How close, is too close "elephants in chobe"
Elephants are often called gentle giant's and the chobe region is home to more of these beautiful giants then any other spot on earth, numbering well over 100000
Since these majestic animal's are for the most part seemingly gentle, does this mean that one should drive up to them, try get as close as possible? Common sense says no, yet sadly it seems that when people see these giants out in the wild or in chobe national park, the first thing they want to do is see how close they can get!
Are they adrenaline junkies? Are they trying to get Instagram selfies? What are the doing?
It doesn't really matter what they trying to do, the fact is that these types of people, are not only putting themselves and any one in there vehicle in danger, but also putting the lives of the elephants and the lives of future visitors to chobe in jepody!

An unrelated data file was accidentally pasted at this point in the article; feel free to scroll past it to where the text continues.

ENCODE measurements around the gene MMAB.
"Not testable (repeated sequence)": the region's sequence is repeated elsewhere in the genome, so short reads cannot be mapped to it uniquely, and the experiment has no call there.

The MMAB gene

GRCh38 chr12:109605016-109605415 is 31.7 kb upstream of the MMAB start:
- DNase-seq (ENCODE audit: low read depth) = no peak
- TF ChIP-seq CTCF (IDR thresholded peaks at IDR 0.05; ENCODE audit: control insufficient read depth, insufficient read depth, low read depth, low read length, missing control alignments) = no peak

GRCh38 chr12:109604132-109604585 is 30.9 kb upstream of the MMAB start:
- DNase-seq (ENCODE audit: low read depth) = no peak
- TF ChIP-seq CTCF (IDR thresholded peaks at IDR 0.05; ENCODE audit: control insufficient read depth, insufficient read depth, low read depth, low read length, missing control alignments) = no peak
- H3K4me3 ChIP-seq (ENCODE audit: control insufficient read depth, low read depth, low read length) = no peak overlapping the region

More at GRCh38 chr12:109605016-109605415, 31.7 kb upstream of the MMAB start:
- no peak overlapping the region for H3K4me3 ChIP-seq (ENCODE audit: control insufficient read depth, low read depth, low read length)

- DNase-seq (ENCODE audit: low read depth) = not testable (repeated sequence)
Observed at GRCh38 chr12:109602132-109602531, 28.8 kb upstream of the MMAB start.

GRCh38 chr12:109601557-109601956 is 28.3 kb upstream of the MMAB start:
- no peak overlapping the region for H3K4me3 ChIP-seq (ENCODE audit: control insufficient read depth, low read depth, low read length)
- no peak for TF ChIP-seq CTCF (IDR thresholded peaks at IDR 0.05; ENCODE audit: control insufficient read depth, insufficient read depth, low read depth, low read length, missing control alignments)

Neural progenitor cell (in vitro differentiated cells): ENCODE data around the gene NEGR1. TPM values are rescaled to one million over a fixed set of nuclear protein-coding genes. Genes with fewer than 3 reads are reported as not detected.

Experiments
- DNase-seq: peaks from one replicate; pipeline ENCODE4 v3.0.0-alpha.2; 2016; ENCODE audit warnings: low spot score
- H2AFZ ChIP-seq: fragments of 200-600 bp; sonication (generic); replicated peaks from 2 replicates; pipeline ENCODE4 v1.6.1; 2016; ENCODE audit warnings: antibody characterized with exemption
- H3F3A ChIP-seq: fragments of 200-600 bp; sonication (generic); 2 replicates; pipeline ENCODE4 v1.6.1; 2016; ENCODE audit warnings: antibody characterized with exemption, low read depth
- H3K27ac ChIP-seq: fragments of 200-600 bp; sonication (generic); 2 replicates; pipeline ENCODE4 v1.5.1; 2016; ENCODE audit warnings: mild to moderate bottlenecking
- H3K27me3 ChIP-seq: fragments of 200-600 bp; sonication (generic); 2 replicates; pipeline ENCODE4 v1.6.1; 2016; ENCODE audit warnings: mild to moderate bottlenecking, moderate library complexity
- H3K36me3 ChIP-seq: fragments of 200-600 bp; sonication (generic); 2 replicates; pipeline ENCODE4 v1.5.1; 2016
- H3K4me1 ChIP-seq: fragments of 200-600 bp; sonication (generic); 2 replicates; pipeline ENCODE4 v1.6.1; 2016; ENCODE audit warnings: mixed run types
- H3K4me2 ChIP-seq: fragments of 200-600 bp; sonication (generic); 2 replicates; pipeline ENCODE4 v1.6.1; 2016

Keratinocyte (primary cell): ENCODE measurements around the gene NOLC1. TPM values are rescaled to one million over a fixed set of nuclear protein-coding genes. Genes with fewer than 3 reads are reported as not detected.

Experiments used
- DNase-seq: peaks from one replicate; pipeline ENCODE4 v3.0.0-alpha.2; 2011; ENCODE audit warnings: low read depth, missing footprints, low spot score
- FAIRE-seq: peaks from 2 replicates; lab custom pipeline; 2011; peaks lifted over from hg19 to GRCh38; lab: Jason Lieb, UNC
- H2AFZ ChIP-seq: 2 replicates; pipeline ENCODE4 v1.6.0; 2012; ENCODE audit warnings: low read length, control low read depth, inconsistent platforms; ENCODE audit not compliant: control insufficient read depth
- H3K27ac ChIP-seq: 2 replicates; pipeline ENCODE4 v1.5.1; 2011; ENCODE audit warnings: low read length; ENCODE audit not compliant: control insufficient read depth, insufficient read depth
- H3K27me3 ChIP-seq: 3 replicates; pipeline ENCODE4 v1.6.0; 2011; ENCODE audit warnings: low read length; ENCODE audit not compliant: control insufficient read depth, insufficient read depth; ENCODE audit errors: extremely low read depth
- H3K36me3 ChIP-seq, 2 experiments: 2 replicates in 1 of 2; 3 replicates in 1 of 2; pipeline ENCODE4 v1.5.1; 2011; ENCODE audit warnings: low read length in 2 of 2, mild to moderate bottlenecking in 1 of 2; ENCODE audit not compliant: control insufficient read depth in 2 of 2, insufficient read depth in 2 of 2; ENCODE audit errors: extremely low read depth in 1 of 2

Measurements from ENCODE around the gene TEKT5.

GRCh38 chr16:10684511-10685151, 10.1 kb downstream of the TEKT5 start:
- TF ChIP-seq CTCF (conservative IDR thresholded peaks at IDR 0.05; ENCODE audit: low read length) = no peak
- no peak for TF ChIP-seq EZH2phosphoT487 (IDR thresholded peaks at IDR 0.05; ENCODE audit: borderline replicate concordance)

So how close is too close?
Well lets use a picture to illustrate the different zones around an elephant, for now we will just highlight three zones,
1. The danger/kill zone
In our picture this area is in red, however the size of this area can change, being larger or smaller depending on the elephant in question, for example an elephant with a baby or an elephant that has been harassed in the past will often have a larger red zone, whilst often old bulls, can be a lot more tolerant,
2. The warning/mock charge zone
In our picture i have made this orange, step into this zone, and the elephant will warn you that you getting too close to the red zone, and will often mock charge, basically saying "back off, get out of my space" should one ignore this friendly warning the red zone may well grow larger and you may well find the warning mock charge becoming a real charge!
3. The tolerated zone/ safe zone
When you in this zone, you are an observer and the elephants are relaxed and show no signs of discomfort,
In the end one cannot put a number, as to how close one can get to wild elephant's each one is different, very much like us humans we all have our comfort zones and we expect others to respect our space,